Fryerning church marks the beginning of the Fryerning Flyer

Patrick Spencer, Brighton

The perfect cycling road actually lies in the forests of mid Sussex and only part of it is segmented. Grouse Road is in the woods between Colgate and Lower Beeding. It forms part of a well worn route between the north and south downs to the West of gatwick airport and the A23. The segment is the Grouse Tail but this only takes in the very end of a lovely stretch of road. Nestled in the woods and with a slight downhill coming north to south you barely have to pedal really to maintain a decent pace (obviously different coming the other way!). The whole road is in the woods and links a network of quiet roads that run parallel to the A23 so it's invariably pretty quiet. I remember some of my early cycling thinking how great being on a bike is by just cruising along this bit of road with friends. Coming from Brighton I ride up in the Sussex Weald a lot and this bit as well as the nearby Hammerpond Lane make for some superb and picturesque riding. A must to put into your route if you're planning a trip between London or Surrey and Brighton and the south coast. 

 Matt Haigh, East Hanningfield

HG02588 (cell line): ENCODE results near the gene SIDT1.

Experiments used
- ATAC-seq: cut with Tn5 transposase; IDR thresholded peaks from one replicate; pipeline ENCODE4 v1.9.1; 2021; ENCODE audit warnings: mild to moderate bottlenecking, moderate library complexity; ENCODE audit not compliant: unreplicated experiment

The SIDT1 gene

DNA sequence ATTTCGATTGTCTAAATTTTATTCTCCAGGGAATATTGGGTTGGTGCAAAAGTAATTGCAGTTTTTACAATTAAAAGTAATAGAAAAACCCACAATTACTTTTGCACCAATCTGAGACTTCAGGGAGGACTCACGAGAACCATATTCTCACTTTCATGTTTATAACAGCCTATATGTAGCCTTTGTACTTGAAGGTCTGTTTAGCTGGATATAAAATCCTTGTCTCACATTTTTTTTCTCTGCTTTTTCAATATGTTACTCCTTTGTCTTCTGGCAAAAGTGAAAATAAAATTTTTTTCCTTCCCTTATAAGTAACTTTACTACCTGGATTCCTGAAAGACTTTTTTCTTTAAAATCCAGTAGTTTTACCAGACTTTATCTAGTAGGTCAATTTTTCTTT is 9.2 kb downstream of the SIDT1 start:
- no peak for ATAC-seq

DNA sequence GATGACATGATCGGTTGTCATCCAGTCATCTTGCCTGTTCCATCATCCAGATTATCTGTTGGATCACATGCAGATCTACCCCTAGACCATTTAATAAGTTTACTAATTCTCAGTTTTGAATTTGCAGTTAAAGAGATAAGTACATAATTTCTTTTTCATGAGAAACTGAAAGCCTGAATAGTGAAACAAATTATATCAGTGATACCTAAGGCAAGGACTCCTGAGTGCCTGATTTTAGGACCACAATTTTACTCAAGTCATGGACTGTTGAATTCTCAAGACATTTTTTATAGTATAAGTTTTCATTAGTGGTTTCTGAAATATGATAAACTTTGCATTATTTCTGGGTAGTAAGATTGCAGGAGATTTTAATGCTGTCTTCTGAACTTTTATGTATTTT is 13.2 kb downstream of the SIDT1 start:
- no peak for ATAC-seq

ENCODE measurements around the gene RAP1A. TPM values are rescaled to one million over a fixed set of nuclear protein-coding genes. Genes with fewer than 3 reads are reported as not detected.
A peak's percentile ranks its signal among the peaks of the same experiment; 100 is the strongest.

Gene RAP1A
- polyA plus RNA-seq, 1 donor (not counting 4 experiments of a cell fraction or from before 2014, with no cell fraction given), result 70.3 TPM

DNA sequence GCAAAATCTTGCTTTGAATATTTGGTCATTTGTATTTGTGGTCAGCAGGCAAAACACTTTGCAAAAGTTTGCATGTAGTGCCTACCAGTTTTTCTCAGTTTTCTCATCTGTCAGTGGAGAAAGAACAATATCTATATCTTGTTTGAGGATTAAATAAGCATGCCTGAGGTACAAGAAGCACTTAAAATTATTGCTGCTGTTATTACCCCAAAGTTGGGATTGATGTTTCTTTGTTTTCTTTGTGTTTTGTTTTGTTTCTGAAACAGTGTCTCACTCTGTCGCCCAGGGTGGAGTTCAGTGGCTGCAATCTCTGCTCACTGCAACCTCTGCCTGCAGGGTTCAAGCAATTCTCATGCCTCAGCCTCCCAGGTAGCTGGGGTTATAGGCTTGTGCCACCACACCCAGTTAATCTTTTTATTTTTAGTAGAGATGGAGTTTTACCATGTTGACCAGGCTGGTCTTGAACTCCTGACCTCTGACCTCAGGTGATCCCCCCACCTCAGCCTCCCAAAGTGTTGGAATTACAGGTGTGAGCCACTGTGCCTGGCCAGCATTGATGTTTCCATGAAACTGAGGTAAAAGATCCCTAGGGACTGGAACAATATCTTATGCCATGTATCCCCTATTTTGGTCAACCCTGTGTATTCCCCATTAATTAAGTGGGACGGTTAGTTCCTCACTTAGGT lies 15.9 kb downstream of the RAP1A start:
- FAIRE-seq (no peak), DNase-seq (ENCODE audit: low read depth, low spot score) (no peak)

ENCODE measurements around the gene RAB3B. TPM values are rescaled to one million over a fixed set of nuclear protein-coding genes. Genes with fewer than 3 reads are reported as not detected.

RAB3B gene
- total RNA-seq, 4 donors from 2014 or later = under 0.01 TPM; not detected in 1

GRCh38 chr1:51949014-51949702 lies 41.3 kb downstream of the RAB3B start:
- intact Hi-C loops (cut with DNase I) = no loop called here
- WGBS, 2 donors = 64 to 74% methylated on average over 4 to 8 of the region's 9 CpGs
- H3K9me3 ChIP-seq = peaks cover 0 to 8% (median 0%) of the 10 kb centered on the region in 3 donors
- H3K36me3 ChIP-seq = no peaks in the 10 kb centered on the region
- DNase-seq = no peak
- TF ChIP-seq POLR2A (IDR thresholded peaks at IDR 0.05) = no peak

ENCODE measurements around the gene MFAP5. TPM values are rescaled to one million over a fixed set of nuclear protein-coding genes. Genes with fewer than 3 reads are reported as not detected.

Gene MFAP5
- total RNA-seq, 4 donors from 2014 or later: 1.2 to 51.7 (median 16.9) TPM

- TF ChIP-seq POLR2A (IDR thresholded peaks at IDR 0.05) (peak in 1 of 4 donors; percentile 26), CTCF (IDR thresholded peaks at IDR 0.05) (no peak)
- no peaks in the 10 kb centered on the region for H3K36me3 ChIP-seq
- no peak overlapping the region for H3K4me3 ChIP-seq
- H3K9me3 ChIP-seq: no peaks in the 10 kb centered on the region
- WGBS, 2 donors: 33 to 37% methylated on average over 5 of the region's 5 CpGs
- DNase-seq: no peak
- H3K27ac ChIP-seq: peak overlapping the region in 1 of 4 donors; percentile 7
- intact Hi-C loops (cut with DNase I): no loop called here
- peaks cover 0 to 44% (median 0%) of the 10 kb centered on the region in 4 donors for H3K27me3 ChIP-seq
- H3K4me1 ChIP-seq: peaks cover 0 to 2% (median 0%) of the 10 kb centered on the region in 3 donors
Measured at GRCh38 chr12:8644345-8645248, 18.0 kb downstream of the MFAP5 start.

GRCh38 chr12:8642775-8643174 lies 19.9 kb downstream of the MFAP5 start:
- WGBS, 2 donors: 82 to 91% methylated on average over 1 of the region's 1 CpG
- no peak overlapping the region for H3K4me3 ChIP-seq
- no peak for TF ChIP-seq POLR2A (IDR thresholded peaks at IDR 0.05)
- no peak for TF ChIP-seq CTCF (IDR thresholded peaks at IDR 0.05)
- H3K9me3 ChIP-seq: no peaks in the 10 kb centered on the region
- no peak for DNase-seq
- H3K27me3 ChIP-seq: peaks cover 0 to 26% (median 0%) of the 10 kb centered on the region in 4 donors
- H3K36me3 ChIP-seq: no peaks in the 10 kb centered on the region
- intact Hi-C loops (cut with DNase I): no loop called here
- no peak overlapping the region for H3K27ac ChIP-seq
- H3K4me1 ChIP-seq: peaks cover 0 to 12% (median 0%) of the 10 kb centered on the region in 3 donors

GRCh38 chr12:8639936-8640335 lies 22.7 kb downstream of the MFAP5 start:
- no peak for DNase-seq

In Shropshire 2 years ago, had taken only a MTB, weather was typical shocking wet so ended up riding several mixed road/off road routes. Noticed this Segment “Up Dangerous Hill” in one of my first activities and thought “this has to be done”.

Every route I plotted from that time onward included “Up Dangerous Hill”.

 The run in to the start of the segment is a one-mile long, downhill, bumpy un-classified road coming down from the Long Mynd, a 715m high ridge in the Shropshire Hills on which it is possible to get up some speed, where roads cross it the bumps ensure the bike gets some air. No question this is a road bike segment, a) because of the 9% climb, b) to get speed up coming into the segment, but I didn’t have one, MTB or nothing. So I gave it everything I had on the descent and carried as much speed up the climb as possible before the heavy old hardtail slowed to a crawl. Having downloaded my ride I could see I had lots more to do. The descent on the third and fourth attempts were very hairy, tyres pumped harder by now, I maxxed at 37.8 going into the segment and feeling good, I went at the climb so hard I lost colour vision ¾ of the way up.

 I got a 2nd, no point going again, no way could I go faster on a MTB. Looks like a load of roadies have been there since as I’m at 26th now.

Tempting fate!

 What's your favourite strava segment? If we get enough good ones we might run a second volume... Drop us a line to with your favourites and if we feature yours we'll offer you a little discount code as a thank you!